Williams, Len 1937-

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WILLIAMS, Len 1937-


Male. Born 1937, on Prince Edward Island, Canada.


Home—Los Angeles, CA. Agent—c/o Welcome Rain Publishers, 225 West 35th St., New York, NY 10001.


Retail industry consultant and chief executive officer (CEO) of retail companies in Canada, New Zealand, Belgium, and the United States, including president of Caldor; CEO of Gold Circle; CEO of Lion-Nathan's retail operations, New Zealand; president of Coca-Cola New Zealand; president of J. C. Penney; president and CEO of Pic 'n' Save Corporation, beginning 1990.


Justice Deferred: A Novel, Welcome Rain (New York, NY), 2002.


Retail executive Len Williams wrote his first novel, Justice Deferred, after a bizarre real-life experience made him aware of the injustice of the "three-strike" rule adopted by some twenty states, in which petty criminals can go to prison for life after committing three felonies. In many cases, these are small-time property crimes, such as shoplifting. The life sentences, which cost taxpayers thousands of dollars a year per prisoner, result in an overcrowding of prisons that sometimes requires the release of violent criminals to keep nonviolent ones behind bars.

Williams learned of the problem in 1989, he told Channing Joseph, of PW Daily for Booksellers, when a criminal in Alabama confessed to the kidnapping of Williams' seventeen-year-old son, Michael, who had been missing since 1980. The prisoner claimed he had murdered Michael and buried him in a swamp. Williams, posing as an FBI agent in order to conceal his identity, accompanied police to the swamp, where the criminal would supposedly lead them to the body of his son. The confession turned out to be a lie, however, and the criminal tried to escape while in the swamp, but failed. He had made up the story to escape life imprisonment on the three-strike rule, which, said Williams, was used in a frame-up of the man by local officers who lured men into multiple-felony theft charges. The man had seen Williams's son's picture on a milk carton and decided to use the information to plan an escape. His plight inspired Williams to write Justice Deferred. Williams told Joseph that the incident gave him "the idea to humanize the 'three-strikes' issue through the medium of a novel" and that he "wanted to reverse the roles of the prosecutor and the prosecuted."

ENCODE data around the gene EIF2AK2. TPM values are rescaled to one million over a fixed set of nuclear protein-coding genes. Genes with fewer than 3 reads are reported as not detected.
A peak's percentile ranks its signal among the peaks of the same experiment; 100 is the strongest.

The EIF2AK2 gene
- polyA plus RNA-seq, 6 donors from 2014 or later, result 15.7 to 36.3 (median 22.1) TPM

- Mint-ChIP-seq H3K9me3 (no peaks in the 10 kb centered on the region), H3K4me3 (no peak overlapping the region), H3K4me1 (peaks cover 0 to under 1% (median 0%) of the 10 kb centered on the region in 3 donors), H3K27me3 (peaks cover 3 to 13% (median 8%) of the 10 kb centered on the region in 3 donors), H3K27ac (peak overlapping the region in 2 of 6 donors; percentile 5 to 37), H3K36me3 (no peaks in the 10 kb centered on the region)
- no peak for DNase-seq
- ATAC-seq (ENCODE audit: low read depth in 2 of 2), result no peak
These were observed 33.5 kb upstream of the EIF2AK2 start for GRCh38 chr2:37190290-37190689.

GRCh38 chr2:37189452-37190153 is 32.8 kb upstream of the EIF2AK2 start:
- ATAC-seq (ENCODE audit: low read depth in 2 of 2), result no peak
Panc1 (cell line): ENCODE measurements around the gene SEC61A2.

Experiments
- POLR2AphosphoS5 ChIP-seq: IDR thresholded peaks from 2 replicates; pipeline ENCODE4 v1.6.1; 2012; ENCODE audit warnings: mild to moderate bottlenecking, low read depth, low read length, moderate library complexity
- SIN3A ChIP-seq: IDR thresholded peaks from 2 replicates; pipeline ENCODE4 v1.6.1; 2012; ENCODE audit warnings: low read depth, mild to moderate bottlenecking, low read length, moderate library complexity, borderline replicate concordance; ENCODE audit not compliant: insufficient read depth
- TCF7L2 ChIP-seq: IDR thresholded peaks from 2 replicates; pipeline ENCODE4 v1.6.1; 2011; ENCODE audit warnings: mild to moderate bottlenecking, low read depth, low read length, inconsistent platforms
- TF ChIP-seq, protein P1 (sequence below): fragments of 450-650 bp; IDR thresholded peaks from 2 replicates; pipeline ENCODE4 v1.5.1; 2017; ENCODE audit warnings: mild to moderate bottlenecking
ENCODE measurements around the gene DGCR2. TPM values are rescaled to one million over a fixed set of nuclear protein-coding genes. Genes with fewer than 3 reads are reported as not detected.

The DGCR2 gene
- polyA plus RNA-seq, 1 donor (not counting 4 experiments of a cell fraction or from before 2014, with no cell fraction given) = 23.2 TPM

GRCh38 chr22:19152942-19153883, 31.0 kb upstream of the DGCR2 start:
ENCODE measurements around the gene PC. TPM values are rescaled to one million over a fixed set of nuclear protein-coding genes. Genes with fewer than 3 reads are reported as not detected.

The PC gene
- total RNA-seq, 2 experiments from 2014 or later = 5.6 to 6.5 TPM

In the novel, Mobile, Alabama, native Billy Ray Billings is a petty criminal who serves a short prison sentence for theft and then, once out, rejoins his old crowd and is arrested again. This time, two police officers fraudulently tack on an extra felony charge, activating the three-strike rule and putting Billy behind bars for life. While in prison, he is befriended by his cellmate, Leonard, who helps Billy get into a secret education program. Then Billy sees a picture of a missing boy on a milk carton and, just as the Alabama criminal did in real life, confesses to the crime and plans his escape. In Williams's novel, the plan succeeds, and Billy flees to Mississippi, changes his name, and after working for a dry cleaner and writing court news for a local paper, earns a college law degree. When he becomes an assistant district attorney in Jackson, he vows to go after the two Alabama officers who put him behind bars.

Williams told Joseph that he hopes the novel will help police officers understand that they "need to make more of an effort to see themselves as the public does. Their job is to protect and defend, not to act as prosecutors and judges." He was hopeful that publicity from the novel would create new leads about his son, who remained missing.

A contributor to Publishers Weekly commented that Williams "gets bogged down a bit" in the details of the officers' trial, but that "the combination of dialogue-driven scenes and surprising plot twists is downright addictive." The contributor concluded that Williams had done a rare thing: master both the prison fiction and legal thriller genres in a first novel. Russ Isabella, in a review for DeadlyPleasures.com, called Justice Deferred "at once a prison novel, a courtroom drama, a story of redemption and a clever puzzle.… An impressive and original first novel."



Publishers Weekly, November 4, 2002, review of Justice Deferred, p. 62.

PW Daily for Booksellers, January 10, 2003, Channing Joseph, "Debut Novelist Len Williams Seeks Justice through Fiction."


DeadlyPleasures.com,http://www.deadlypleasures.com/ (March 9, 2003), Russ Isabella, review of Justice Deferred.*

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